The House of Representatives passed the Setting Every Community Up for Retirement Enhancement Act on May 23, 2019. It passed by a large margin 417/3 and but has been stalled at the Senate level. The proposed bill has more than 20 provisions and if passed by the Senate and signed by the president, its impact could shift retirement savings and planning. I’ll be focusing on just two provisions:
- Increase in Age for Required Beginning Date for Mandatory Distributions
- Modifications to Required Minimum Distribution Rules
Likely these provisions will impact all retirees in some manner.
Increase in Age for Required Beginning Date for Mandatory Distributions
Under current law, participants are generally required to begin taking distributions from their retirement plan at age 70 ½. The policy behind this rule is to ensure that individuals spend their retirement savings during their lifetime and not use their retirement plans for estate planning purposes to transfer wealth to beneficiaries. However, the age 70 ½ was first applied in the retirement plan context in the early 1960s and has never been adjusted to take into account increases in life expectancy. The bill increases the required minimum distribution age from 70 ½ to 72.
This provision will allow the participant to delay beginning withdraws an additional 1 ½ years. Otherwise, not a huge impact.
Modifications to Required Minimum Distribution Rules
The legislation modifies the required minimum distribution rules with respect to defined contribution plan and IRA balances upon the death of the account owner. Under the legislation, distributions to individuals other than the surviving spouse of the employee (or IRA owner), disabled or chronically ill individuals, individuals who are not more than 10 years younger than the employee (or IRA owner), or child of the employee (or IRA owner) who has not reached the age of majority are generally required to be distributed by the end of the tenth calendar year following the year of the employee or IRA owner’s death.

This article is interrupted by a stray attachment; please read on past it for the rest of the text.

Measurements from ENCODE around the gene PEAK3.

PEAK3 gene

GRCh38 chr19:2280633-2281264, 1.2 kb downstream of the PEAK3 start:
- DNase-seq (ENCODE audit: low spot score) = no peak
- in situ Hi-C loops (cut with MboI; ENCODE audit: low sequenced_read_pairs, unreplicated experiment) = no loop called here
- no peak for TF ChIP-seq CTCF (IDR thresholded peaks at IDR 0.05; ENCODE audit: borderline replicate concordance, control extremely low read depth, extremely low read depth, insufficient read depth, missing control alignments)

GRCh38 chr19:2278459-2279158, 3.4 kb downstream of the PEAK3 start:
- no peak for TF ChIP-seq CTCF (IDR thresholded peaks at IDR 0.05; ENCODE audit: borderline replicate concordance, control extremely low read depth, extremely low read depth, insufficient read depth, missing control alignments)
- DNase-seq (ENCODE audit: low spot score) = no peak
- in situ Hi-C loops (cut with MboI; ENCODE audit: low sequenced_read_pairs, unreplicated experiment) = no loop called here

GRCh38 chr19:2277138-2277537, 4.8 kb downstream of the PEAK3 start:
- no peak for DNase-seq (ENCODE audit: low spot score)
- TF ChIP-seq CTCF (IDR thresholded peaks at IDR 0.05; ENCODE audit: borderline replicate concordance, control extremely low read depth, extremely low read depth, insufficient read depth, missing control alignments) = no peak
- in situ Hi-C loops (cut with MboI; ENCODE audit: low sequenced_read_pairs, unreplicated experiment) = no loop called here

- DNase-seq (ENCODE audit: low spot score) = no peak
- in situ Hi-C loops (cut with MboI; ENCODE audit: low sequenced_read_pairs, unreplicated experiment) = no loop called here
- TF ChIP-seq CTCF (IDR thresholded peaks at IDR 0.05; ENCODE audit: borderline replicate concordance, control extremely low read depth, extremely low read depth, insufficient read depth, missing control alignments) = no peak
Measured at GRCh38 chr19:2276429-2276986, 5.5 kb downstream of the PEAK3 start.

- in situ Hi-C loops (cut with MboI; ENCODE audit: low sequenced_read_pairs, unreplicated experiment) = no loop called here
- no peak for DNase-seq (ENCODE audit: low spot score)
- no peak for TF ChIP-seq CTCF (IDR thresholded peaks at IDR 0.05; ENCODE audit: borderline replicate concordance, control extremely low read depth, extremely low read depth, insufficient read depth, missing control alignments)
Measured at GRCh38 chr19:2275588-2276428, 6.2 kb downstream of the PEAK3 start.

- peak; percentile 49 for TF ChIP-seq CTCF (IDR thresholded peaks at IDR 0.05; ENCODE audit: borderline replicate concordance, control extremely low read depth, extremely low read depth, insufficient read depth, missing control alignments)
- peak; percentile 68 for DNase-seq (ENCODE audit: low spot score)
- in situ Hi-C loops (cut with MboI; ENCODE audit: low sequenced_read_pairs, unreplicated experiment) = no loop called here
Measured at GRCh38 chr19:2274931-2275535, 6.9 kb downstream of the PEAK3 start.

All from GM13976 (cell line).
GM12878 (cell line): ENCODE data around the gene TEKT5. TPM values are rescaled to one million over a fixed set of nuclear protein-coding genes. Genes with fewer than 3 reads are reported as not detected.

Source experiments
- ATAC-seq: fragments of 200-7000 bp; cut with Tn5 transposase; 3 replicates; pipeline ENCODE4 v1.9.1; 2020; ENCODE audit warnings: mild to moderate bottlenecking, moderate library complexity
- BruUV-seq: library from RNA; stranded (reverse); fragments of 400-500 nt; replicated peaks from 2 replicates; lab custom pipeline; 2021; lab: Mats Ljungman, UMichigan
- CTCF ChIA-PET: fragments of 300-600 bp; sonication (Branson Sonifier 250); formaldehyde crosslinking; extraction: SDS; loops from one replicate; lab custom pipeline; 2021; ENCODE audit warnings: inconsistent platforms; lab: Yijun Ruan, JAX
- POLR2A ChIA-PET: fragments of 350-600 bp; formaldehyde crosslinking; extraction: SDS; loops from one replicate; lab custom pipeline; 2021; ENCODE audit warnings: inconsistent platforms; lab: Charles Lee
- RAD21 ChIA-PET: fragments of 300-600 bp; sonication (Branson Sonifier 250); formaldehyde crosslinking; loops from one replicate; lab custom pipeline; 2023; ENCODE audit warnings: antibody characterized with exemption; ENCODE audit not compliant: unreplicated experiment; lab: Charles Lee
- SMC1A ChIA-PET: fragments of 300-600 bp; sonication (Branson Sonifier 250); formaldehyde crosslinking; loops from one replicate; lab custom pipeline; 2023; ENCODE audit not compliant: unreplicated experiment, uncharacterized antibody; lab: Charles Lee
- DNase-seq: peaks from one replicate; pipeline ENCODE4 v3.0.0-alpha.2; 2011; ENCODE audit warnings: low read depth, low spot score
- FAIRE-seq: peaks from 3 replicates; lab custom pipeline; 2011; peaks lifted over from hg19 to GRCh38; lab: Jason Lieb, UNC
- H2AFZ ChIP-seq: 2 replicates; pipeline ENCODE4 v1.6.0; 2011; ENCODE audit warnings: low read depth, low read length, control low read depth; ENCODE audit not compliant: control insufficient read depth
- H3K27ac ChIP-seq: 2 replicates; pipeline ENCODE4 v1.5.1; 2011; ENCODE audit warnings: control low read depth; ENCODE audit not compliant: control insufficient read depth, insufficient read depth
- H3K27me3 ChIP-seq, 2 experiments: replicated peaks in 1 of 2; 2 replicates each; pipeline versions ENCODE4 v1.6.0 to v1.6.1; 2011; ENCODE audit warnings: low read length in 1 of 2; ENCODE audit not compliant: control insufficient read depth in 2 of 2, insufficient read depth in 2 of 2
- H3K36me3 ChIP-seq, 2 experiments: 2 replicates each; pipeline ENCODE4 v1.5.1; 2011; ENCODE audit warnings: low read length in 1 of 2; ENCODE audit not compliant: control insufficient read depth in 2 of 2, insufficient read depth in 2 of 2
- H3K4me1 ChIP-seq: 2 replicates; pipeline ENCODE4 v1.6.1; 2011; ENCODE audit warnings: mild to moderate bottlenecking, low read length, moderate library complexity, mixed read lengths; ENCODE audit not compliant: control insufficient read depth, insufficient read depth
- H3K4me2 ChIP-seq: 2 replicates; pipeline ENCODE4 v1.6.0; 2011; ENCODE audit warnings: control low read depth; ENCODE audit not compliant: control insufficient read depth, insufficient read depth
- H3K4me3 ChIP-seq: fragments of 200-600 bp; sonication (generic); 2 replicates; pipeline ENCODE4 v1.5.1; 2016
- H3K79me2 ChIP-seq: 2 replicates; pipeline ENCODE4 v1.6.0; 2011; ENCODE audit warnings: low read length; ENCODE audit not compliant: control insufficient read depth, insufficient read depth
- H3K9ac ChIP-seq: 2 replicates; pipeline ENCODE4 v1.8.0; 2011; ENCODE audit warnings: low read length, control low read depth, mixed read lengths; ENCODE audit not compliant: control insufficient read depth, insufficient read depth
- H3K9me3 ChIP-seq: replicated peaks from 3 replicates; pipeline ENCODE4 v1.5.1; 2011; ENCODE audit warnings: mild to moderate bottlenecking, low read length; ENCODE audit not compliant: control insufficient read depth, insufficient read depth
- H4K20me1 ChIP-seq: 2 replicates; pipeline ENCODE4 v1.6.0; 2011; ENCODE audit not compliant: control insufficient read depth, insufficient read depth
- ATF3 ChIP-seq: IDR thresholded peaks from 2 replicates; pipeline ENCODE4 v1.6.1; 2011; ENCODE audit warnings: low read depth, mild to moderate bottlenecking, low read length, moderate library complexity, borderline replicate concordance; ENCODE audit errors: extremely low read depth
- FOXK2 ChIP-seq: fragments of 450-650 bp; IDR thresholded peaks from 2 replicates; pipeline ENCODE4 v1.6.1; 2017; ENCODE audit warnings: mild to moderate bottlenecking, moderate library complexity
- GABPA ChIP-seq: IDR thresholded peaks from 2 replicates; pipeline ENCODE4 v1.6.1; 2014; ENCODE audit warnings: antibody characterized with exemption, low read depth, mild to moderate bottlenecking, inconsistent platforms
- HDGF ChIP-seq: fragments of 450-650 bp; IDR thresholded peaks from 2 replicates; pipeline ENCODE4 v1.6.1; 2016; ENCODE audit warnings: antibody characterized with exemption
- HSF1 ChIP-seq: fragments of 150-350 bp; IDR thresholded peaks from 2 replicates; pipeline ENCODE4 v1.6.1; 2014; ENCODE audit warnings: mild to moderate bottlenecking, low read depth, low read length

The Stretch IRA would be eliminated and replaced with a 10-year payout for all beneficiaries, except “Eligible Designated Beneficiaries.” This is a new group that includes:
- Surviving Spouse
- Minor Children (but not grandchildren) up to majority
- Disabled Individuals – subject to strict IRS standard
- Chronically Ill
- Beneficiary not more than 10 years younger than the IRA owner (or plan employee)
There will not be any annual RMDs. The only RMD on an inherited IRA would be the balance at the end of the 10 years after death. The entire account balance would be the RMD.
As the bill continues to make its way through the Senate, many believe additional amendments will be made. As we gain clarity we will provide insights for planning. Should you wish for additional reading, the link below is a PDF of the Act.
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